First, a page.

Robin Hood Gardens was a modernist response to this sensory assault by traffic. A concrete curtain wall of apartments, eight to ten storeys high, encloses a green oasis where children could play safely and residents of all ages could commune with nature and recharge their batteries. In fact sitting there on a weekday afternoon, with the shouts of youngsters coming from the playground of the nearby primary school, it reminded me very much of the communal areas in Vauban, the green model suburb of Freiburg which I wrote about earlier this year.
Now this may be a rose-tinted view. The gardens are not what you would call “defensible space”, and after dark might well be a haven for drug users and dealers, and about as safe to cross as Blackheath, which I could glimpse across the river, in the days of 17th century highwaymen. Added to which the flats themselves are in need of improvements. And in fact the original Council consultation found most residents favour demolition, although this was then contradicted by a residents’ survey in 2009 that showed 80% preferring to have their flats refurbished.
Redevelopment has won the day though. The area is to be renamed Blackwall Reach and the existing 200 flats demolished and replaced by around 1500 new ones, creating a few more giant redwoods in the forest of tall buildings which already surround them. CABE were not impressed with the design (and it takes more than a few high-rise blocks to worry them), but the Council granted planning permission anyway, and Robin Hood Gardens is now not long for this world.
Walking round the area there is no doubt that what started out as the creation of a few tall apartment buildings with spectacular views over water – either the enclosed docks or the river itself – has now changed into a general aspiration to build tall buildings pretty much everywhere. And after the peace of the watersides the immediate environment of the new blocks along the A13 is frankly pretty grim, but many more are planned, and clearly they must sell (to investors and housing associations mainly), or they wouldn’t go ahead.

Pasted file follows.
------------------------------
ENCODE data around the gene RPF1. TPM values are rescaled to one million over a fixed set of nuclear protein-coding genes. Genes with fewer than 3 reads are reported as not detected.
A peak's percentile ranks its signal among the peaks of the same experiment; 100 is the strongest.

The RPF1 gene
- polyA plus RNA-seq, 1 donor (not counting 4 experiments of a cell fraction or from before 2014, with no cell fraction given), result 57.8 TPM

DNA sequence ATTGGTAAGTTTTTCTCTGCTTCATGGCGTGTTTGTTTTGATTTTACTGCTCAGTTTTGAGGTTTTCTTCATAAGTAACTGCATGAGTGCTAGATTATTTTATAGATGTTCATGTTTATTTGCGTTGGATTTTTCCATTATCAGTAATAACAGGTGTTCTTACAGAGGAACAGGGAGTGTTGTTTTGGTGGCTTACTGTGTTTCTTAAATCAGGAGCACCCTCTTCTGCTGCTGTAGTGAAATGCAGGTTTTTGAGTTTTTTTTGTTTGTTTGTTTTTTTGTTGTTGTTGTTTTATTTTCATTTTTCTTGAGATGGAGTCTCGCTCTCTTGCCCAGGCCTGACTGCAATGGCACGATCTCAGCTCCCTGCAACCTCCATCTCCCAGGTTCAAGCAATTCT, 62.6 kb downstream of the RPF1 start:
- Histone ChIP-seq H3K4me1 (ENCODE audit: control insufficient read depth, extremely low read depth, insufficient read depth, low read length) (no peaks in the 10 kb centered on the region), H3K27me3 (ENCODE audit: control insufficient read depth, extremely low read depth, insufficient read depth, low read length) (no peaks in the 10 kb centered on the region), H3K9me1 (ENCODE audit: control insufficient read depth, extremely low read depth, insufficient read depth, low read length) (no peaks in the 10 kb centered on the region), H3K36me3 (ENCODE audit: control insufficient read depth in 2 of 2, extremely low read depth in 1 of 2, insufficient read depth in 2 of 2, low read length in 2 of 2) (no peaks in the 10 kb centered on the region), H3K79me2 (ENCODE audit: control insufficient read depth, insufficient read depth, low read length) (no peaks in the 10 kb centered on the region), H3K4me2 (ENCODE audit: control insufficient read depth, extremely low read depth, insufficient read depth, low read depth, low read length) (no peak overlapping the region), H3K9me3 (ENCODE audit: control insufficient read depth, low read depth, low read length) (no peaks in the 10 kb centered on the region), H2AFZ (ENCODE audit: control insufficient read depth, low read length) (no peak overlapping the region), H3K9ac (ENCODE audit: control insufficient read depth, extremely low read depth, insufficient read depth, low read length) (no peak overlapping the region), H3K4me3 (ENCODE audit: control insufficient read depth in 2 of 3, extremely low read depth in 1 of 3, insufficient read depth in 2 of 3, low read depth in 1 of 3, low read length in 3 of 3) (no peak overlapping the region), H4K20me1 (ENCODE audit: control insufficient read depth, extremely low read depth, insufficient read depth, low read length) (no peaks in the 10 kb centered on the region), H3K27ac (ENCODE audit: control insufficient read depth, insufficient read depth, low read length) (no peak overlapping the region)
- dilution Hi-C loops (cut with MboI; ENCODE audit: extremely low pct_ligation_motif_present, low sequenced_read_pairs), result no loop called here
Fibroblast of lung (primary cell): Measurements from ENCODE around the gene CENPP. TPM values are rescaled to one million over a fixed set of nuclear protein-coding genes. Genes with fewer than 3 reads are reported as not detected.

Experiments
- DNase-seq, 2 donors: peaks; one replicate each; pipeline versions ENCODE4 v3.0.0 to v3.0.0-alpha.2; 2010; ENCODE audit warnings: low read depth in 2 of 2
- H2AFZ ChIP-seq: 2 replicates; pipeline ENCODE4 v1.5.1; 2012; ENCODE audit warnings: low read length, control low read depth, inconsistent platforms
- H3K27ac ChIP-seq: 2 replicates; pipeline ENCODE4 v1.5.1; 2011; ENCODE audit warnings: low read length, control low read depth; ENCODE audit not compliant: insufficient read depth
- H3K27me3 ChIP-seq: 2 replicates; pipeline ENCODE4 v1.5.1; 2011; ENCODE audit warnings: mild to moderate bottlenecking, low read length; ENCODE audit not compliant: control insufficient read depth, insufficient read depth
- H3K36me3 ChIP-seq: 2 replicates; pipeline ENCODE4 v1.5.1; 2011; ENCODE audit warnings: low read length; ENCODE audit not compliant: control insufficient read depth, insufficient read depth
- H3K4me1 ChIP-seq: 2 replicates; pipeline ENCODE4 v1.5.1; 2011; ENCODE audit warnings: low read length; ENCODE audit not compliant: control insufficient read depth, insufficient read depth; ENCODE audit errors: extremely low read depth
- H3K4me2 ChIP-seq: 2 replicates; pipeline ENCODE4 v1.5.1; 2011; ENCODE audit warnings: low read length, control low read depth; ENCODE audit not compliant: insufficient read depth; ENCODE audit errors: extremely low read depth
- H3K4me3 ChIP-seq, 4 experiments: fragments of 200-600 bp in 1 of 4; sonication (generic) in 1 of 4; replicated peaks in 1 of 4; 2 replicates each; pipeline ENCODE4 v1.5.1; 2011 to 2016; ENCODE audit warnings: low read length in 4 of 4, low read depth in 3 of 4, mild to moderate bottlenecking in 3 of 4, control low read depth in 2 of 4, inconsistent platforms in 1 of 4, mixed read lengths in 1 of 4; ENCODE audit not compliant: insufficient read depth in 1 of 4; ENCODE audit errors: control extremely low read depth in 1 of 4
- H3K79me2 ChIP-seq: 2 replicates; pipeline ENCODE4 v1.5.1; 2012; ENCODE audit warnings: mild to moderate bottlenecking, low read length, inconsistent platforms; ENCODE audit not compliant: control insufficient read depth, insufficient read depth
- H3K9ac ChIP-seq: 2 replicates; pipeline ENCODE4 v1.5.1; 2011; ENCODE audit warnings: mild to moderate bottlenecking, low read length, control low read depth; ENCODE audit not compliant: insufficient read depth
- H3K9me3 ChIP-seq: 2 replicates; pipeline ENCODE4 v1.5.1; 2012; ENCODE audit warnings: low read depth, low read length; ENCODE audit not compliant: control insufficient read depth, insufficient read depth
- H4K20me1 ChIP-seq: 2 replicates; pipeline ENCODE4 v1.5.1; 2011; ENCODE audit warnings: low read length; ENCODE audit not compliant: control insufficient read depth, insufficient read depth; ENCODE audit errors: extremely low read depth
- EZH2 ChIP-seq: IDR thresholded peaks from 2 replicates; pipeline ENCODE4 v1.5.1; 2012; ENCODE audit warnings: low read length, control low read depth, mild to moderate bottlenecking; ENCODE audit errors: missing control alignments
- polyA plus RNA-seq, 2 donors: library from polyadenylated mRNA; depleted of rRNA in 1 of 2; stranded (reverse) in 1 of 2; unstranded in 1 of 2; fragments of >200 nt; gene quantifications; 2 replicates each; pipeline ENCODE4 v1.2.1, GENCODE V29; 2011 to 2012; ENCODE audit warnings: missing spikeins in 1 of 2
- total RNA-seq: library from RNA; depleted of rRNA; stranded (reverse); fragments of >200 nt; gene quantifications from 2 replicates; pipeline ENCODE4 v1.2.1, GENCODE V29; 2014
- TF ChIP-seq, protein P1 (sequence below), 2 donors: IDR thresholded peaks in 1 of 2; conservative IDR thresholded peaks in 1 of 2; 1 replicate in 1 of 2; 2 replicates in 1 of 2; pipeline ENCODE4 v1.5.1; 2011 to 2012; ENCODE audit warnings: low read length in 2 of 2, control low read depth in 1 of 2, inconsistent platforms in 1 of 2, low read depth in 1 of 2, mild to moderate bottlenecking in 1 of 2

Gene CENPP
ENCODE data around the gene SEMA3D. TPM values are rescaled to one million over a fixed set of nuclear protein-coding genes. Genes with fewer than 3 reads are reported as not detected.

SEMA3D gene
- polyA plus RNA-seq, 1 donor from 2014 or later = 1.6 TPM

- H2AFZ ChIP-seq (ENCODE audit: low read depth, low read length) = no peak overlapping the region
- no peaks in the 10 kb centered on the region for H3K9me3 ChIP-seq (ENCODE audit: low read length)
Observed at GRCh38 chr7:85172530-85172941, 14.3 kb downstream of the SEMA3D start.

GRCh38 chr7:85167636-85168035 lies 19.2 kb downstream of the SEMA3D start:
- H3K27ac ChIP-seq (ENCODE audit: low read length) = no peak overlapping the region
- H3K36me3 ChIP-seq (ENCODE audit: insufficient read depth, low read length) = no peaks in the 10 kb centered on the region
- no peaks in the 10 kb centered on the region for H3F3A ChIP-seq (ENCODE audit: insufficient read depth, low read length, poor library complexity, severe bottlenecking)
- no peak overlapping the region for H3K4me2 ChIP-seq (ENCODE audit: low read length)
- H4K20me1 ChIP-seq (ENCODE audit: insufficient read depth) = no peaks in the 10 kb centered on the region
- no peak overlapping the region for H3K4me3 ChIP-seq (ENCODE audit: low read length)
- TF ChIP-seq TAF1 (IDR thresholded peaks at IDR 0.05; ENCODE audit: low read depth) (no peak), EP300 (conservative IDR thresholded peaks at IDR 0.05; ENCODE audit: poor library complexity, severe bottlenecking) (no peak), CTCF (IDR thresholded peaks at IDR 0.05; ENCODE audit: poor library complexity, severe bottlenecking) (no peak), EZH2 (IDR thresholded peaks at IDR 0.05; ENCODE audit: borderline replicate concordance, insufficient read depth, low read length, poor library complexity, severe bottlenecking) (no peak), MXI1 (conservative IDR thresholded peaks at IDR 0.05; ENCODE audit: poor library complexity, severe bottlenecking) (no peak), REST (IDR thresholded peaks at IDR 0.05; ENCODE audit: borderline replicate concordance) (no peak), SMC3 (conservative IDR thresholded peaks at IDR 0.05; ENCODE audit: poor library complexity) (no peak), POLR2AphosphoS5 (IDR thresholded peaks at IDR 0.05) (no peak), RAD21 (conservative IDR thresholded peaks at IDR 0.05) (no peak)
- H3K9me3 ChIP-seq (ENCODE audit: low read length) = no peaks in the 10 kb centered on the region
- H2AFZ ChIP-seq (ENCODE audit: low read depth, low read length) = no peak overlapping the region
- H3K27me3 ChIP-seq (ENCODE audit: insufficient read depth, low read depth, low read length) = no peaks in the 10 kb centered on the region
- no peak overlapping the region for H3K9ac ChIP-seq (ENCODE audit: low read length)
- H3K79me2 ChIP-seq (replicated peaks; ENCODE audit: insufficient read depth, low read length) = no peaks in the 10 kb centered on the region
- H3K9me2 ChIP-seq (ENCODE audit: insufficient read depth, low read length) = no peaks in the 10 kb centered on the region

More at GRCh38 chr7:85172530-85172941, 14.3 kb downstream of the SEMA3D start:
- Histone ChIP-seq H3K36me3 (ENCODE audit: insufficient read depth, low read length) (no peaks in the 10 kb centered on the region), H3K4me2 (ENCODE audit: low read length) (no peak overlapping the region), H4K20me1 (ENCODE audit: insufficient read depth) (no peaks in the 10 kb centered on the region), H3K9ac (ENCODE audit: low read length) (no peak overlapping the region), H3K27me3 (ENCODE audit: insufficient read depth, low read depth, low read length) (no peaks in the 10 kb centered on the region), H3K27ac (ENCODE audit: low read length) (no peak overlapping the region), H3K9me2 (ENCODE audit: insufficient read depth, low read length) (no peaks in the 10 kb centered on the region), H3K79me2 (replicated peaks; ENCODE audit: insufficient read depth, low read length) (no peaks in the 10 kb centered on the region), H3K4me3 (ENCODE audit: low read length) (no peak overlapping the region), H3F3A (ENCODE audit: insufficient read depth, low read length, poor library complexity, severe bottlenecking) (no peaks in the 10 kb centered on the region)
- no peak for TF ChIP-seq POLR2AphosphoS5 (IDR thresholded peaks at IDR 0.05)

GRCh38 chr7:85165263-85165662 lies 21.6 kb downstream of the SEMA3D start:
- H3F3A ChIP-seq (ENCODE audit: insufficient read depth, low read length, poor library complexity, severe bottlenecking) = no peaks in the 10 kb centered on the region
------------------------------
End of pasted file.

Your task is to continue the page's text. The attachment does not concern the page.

Another 1000 privately owned flats on Robin Hood Gardens to go alongside the replacement affordable housing will of course be another fillip for the Olympic Boroughs convergence target. And I am sure they will all be “tenure-blind”, with no external indication of which ones accommodate the poor unfortunates renting from a social landlord, something you can’t say about the current estate, which of course screams “Council” at you as soon as you see it. But is Iain Sinclair right? Is this part of the destruction of a counter-cultural community and its replacement by a conformist one?
Well the cultural identity of the Council estates of Poplar and the Isle of Dogs has of course changed significantly over the past forty years, even while the buildings have remained the same. The families of dock workers have been steadily replaced by Bengali families migrating out from their stronghold around Brick Lane. And, given that it is people that make a place not bricks and mortar, this is just as dramatic a change as all the construction work at Canary Wharf. One close-knit community, the dockers and their families, has been replaced by another, which, as of course we all would, want to keep their culture intact, through essentials like their language, their shops and their mosques, while choosing how much to assimilate themselves into the surrounding area.
This current generation of residents can take heart from the fact that most public housing in the area is of more conventional construction, in better condition and doesn’t afford the opportunity for major redevelopment that Robin Hood Gardens does. I think they (and their homes) will be here for a while yet. And their needs and aspirations will remain, whatever the statistical averages tell you…